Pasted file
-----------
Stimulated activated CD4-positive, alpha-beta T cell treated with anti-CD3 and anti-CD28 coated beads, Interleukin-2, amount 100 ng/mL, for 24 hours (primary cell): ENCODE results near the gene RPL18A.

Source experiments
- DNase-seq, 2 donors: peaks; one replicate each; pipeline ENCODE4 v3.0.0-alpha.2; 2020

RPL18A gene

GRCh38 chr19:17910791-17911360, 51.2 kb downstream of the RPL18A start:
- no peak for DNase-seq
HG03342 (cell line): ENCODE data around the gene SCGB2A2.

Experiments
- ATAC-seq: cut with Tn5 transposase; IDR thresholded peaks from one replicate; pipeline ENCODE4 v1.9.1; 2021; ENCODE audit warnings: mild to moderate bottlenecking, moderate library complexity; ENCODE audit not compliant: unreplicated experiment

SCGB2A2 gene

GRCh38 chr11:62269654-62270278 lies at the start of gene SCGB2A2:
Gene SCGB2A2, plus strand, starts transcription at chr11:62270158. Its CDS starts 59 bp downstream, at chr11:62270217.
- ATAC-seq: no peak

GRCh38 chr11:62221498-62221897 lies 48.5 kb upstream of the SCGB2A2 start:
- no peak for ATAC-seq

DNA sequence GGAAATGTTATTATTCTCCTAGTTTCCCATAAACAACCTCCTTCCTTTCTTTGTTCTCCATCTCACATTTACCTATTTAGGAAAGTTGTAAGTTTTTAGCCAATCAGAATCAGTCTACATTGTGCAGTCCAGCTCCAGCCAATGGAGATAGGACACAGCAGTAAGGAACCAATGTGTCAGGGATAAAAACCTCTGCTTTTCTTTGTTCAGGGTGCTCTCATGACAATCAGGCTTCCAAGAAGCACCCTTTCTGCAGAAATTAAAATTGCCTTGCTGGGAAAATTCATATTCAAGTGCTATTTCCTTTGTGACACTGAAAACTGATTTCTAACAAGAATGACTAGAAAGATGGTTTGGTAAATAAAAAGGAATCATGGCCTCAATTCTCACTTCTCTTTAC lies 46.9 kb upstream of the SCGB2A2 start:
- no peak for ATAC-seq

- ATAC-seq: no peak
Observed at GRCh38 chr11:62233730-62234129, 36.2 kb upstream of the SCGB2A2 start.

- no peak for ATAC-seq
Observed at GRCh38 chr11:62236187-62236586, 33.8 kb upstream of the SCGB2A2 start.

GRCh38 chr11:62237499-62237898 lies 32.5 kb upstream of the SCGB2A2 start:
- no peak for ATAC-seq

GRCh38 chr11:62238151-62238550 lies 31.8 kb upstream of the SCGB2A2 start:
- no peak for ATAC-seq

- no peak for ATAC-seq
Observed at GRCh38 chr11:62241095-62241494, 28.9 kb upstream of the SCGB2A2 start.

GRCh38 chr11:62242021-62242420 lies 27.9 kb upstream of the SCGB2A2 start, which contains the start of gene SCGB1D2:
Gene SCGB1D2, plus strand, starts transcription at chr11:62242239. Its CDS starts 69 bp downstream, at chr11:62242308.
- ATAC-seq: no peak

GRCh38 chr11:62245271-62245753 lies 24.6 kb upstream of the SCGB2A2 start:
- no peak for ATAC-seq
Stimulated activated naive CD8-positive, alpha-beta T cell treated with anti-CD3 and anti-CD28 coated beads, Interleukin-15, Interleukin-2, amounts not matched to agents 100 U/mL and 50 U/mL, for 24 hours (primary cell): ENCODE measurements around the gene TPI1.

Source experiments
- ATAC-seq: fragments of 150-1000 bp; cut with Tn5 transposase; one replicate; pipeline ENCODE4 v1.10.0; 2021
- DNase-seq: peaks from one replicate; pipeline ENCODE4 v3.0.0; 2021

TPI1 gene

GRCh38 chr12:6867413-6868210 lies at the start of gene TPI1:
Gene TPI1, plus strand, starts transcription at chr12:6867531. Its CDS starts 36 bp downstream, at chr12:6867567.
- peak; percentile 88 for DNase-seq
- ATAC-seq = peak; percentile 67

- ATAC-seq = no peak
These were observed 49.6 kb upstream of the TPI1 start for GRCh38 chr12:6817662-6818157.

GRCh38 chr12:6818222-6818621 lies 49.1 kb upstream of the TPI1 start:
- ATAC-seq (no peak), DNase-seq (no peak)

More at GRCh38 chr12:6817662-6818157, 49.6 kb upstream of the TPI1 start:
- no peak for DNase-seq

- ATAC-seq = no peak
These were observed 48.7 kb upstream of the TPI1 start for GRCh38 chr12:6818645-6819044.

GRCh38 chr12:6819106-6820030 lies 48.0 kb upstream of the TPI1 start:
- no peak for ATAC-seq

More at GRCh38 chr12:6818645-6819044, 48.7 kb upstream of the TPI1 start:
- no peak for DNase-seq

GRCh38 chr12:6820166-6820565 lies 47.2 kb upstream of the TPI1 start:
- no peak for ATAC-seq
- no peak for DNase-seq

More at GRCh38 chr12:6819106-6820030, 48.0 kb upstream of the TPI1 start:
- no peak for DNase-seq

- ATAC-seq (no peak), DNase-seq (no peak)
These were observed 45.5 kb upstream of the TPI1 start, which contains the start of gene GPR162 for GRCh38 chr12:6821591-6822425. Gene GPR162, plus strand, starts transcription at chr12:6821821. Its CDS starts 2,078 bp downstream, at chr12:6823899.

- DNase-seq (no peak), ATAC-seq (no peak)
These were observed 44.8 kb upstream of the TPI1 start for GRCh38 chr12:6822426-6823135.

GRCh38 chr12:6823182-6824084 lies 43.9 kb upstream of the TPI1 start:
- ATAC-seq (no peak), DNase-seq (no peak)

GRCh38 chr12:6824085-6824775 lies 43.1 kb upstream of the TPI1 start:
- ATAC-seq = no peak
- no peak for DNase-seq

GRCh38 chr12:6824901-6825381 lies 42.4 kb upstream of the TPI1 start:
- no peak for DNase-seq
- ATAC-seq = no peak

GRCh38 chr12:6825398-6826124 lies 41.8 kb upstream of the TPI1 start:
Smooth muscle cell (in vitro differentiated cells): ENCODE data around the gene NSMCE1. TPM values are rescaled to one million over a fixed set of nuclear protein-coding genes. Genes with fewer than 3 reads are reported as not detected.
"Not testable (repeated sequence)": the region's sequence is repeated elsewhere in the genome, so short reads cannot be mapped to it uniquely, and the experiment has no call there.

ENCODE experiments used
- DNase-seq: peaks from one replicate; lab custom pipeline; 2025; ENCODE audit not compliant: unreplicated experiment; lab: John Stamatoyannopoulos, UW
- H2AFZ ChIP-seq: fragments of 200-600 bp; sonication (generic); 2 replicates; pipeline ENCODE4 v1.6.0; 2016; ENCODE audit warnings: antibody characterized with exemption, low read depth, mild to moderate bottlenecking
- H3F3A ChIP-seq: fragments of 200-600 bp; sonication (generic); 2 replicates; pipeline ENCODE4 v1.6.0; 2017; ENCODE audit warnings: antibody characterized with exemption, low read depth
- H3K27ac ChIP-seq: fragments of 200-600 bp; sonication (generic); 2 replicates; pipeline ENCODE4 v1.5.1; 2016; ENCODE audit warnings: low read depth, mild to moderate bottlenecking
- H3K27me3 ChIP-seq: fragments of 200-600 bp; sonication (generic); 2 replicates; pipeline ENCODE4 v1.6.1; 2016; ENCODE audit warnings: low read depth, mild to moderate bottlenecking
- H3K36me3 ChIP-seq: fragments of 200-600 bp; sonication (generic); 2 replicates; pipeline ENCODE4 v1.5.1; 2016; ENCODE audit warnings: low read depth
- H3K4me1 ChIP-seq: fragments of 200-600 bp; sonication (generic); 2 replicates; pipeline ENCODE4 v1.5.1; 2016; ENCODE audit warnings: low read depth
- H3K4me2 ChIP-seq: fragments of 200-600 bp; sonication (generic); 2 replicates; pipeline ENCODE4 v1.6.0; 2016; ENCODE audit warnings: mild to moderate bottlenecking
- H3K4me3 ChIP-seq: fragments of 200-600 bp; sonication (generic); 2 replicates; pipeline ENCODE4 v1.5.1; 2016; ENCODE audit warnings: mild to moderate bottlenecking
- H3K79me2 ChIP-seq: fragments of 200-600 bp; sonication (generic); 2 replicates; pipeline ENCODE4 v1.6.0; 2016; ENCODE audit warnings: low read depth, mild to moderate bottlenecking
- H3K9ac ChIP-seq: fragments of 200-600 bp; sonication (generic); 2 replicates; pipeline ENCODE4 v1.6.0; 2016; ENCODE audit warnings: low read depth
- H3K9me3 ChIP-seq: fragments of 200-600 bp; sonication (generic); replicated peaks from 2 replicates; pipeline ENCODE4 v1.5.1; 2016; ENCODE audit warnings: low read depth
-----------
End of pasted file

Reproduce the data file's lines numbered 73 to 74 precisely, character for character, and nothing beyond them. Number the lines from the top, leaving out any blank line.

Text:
"Not testable (repeated sequence)": the region's sequence is repeated elsewhere in the genome, so short reads cannot be mapped to it uniquely, and the experiment has no call there.

ENCODE experiments used